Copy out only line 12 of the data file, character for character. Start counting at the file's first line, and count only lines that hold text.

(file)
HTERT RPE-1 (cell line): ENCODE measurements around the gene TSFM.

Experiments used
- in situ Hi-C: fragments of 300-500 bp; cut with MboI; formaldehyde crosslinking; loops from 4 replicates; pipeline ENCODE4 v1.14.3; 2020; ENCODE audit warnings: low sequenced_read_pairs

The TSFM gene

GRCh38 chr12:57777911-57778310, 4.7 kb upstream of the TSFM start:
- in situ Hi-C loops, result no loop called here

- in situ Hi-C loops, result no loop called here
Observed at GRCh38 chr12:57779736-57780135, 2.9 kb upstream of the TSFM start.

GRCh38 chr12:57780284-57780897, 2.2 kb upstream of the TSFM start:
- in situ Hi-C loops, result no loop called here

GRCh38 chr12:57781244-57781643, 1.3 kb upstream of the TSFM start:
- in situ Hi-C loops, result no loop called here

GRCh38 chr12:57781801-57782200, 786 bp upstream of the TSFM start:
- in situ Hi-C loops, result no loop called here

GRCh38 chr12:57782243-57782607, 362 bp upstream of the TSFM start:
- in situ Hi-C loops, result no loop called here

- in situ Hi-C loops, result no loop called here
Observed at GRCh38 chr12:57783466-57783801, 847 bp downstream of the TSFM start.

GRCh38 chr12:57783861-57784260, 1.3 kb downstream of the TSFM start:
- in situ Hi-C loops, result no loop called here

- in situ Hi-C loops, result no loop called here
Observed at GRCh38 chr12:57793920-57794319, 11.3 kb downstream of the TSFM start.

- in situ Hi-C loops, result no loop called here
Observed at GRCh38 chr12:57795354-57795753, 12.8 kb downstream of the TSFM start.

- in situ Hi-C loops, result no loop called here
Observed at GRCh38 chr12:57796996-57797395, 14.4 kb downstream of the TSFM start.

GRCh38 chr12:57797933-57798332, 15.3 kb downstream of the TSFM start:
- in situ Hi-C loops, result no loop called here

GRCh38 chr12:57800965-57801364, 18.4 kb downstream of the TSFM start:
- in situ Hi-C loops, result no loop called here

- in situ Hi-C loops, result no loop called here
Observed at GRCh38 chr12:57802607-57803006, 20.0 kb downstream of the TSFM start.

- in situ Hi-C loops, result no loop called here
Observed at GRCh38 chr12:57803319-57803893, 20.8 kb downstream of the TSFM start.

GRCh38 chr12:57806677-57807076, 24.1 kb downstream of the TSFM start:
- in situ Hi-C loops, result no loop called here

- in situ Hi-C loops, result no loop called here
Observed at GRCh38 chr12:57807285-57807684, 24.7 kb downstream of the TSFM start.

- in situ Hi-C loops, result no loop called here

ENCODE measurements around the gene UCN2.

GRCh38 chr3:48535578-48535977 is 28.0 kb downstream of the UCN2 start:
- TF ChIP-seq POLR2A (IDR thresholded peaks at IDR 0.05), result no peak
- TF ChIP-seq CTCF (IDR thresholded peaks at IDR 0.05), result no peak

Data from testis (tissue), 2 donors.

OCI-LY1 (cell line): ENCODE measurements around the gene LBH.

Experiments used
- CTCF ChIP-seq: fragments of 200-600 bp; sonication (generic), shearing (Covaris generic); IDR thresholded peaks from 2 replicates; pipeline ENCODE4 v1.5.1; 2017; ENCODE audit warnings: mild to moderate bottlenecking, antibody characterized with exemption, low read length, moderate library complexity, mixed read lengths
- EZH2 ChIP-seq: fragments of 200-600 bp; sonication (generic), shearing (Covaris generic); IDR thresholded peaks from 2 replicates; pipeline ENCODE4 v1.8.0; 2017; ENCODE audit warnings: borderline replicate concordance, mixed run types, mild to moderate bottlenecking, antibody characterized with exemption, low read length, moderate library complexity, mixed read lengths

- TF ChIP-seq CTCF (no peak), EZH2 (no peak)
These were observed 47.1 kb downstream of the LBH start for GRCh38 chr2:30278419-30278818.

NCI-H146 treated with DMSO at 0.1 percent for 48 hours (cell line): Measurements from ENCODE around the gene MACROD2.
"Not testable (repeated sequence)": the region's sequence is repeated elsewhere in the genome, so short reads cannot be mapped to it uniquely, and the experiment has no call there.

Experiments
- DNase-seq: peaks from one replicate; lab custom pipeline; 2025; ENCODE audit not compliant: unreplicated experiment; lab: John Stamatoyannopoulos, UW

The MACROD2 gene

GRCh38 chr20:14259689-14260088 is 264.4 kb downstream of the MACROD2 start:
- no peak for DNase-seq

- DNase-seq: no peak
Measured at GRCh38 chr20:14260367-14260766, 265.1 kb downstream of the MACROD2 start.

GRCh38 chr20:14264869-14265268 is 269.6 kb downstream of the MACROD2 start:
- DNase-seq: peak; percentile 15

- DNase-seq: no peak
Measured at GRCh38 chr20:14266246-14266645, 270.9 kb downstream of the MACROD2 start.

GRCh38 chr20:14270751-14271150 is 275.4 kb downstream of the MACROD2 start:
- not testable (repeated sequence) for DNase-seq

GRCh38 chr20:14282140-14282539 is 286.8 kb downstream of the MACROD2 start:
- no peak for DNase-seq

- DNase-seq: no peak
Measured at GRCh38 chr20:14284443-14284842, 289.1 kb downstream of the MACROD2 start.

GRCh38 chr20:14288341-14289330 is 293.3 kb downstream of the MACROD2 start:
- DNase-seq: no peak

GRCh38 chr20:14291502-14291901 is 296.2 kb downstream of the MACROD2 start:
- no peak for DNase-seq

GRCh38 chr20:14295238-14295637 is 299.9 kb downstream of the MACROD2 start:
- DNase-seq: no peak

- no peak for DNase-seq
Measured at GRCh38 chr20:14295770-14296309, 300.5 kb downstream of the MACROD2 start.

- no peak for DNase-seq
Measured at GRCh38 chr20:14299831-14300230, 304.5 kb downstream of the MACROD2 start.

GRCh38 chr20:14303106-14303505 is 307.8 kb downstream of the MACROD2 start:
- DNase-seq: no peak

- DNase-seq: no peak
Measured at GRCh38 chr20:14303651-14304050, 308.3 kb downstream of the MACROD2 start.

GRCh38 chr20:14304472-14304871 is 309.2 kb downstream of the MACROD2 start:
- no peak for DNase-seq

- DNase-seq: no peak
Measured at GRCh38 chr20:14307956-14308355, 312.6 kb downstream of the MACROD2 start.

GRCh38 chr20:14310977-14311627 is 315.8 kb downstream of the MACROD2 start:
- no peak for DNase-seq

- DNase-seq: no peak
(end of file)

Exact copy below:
- in situ Hi-C loops, result no loop called here